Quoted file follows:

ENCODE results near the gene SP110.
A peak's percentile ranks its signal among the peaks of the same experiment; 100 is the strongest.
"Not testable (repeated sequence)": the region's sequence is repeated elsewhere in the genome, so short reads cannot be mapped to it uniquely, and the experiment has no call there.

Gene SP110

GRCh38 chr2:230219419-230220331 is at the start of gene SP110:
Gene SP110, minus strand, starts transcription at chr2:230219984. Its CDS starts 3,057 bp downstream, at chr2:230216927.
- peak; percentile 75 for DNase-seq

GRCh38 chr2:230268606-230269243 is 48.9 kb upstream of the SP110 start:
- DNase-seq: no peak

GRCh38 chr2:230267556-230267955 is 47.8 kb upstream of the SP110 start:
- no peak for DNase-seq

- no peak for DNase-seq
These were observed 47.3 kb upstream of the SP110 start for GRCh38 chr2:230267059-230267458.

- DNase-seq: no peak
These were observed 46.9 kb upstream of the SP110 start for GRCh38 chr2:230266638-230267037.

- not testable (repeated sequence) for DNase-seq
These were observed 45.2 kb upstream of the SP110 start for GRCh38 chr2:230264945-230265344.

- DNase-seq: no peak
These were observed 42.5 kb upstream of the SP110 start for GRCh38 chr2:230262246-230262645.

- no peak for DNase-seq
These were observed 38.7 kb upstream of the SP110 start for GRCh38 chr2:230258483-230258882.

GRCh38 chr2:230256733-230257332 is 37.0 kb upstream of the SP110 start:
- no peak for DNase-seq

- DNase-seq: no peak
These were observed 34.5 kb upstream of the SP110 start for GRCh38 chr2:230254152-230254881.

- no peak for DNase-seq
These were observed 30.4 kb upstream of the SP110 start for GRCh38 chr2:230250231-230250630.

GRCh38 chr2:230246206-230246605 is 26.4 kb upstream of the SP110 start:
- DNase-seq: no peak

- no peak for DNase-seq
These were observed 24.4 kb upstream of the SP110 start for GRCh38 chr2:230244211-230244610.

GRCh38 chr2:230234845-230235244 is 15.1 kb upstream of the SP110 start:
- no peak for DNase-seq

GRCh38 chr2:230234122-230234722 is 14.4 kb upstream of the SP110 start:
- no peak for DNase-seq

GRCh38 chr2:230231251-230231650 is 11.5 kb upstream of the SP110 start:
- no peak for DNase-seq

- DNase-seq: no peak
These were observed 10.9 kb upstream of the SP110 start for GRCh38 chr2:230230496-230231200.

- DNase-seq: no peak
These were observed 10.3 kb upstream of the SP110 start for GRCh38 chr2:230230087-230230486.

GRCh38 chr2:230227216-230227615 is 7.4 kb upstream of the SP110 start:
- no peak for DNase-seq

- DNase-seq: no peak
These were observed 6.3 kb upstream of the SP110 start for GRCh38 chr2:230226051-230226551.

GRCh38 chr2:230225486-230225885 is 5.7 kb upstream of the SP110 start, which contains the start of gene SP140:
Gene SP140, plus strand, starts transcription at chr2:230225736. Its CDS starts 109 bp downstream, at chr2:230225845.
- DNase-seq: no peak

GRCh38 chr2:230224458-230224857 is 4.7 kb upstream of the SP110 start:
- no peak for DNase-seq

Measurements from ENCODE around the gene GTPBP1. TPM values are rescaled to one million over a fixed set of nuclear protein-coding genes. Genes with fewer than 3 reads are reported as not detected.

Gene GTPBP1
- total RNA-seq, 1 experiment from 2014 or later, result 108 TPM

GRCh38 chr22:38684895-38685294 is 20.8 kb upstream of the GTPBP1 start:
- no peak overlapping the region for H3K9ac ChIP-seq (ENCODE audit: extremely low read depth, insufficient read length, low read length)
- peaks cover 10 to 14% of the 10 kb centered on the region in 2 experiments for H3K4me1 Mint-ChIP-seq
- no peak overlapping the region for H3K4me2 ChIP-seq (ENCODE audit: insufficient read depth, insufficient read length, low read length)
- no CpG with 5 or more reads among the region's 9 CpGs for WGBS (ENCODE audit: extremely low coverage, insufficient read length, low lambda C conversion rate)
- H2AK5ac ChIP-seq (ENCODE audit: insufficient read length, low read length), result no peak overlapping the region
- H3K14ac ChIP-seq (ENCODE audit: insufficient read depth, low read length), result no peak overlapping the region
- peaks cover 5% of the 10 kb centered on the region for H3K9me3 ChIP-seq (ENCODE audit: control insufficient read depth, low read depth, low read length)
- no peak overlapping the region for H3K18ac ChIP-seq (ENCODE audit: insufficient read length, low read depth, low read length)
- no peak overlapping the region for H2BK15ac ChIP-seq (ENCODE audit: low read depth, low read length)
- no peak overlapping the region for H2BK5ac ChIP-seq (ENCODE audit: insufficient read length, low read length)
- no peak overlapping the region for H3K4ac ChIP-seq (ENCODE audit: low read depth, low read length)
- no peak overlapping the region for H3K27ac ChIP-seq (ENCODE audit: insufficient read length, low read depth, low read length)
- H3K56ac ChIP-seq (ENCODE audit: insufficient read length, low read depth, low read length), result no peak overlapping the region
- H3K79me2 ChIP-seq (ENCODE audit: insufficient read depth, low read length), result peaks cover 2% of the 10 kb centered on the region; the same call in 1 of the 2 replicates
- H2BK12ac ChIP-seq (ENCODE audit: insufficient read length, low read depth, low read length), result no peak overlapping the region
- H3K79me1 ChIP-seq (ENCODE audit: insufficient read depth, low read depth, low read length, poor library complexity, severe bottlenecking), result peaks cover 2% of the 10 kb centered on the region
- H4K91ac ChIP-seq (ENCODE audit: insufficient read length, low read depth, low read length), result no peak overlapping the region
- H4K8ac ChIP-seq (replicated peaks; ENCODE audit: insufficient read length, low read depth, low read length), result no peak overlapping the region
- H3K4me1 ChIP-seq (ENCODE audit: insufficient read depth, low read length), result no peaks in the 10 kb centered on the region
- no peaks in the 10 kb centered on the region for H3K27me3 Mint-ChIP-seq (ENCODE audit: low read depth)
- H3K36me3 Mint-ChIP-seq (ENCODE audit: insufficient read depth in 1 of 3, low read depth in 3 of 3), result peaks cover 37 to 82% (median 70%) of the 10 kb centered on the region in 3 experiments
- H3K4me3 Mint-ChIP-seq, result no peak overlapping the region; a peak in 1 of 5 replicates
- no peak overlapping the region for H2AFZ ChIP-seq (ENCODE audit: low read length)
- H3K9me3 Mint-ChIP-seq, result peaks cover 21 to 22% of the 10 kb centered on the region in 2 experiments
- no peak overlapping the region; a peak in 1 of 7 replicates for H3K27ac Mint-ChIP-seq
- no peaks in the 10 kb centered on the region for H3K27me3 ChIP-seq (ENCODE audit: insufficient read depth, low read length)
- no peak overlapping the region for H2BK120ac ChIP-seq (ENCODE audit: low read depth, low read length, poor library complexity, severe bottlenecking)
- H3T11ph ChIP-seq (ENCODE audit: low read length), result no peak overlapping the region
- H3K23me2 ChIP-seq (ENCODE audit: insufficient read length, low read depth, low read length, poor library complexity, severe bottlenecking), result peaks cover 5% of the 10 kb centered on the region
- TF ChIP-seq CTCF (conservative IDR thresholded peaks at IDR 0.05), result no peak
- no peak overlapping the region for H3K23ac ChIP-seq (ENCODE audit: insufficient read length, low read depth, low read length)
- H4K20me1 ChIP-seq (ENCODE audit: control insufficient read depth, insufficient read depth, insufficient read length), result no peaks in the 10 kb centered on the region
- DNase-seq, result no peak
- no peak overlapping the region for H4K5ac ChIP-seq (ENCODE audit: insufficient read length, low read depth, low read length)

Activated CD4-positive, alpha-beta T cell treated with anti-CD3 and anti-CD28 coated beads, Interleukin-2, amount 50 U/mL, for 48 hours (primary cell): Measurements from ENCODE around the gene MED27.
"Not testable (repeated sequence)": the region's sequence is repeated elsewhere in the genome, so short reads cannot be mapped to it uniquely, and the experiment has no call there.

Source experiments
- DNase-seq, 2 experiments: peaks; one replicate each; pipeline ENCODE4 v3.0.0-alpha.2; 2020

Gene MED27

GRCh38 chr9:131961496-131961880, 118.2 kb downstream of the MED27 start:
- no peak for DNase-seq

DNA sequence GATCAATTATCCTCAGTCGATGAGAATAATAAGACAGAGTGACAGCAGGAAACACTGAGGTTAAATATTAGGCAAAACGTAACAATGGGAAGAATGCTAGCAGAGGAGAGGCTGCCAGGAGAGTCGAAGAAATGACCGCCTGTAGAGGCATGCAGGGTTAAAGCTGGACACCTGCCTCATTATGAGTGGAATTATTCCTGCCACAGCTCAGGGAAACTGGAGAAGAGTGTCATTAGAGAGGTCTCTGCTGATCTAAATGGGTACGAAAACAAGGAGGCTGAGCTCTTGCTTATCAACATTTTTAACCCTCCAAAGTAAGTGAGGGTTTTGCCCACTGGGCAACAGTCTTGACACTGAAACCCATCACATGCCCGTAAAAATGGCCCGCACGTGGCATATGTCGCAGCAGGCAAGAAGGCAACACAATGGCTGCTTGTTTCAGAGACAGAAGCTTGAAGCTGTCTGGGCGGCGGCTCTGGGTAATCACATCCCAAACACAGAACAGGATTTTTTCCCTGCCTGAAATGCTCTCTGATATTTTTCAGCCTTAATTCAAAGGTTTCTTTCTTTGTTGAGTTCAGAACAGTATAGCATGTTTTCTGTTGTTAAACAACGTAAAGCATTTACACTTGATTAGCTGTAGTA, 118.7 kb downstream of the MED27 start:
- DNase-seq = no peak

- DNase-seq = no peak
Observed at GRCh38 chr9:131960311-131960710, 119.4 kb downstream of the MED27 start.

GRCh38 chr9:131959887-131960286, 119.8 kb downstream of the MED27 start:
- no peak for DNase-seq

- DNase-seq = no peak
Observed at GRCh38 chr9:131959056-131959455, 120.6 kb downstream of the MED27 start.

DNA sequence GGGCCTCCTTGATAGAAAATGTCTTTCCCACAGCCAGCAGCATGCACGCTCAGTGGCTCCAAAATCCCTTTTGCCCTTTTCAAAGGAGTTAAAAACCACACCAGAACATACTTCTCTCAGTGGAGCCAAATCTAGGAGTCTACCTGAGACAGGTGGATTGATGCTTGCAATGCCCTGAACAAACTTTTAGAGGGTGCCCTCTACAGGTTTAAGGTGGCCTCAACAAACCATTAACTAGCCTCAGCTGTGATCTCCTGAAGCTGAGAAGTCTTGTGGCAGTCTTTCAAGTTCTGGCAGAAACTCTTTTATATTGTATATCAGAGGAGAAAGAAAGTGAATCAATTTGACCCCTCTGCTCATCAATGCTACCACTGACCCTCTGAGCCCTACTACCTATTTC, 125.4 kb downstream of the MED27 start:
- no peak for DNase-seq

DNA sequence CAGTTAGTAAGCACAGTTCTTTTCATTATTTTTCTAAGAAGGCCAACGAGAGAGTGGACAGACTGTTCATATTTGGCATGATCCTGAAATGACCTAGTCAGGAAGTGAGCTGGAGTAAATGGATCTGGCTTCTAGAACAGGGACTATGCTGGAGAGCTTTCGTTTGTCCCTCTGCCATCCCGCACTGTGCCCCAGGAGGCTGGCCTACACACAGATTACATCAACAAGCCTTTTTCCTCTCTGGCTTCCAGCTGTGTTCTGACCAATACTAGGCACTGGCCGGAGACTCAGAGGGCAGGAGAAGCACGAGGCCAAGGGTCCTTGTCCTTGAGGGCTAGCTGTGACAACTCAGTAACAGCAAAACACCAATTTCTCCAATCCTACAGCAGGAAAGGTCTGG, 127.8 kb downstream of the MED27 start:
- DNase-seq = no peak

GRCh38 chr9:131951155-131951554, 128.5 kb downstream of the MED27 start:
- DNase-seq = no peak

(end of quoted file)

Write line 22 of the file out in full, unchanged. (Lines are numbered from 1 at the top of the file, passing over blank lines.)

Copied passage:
GRCh38 chr2:230256733-230257332 is 37.0 kb upstream of the SP110 start: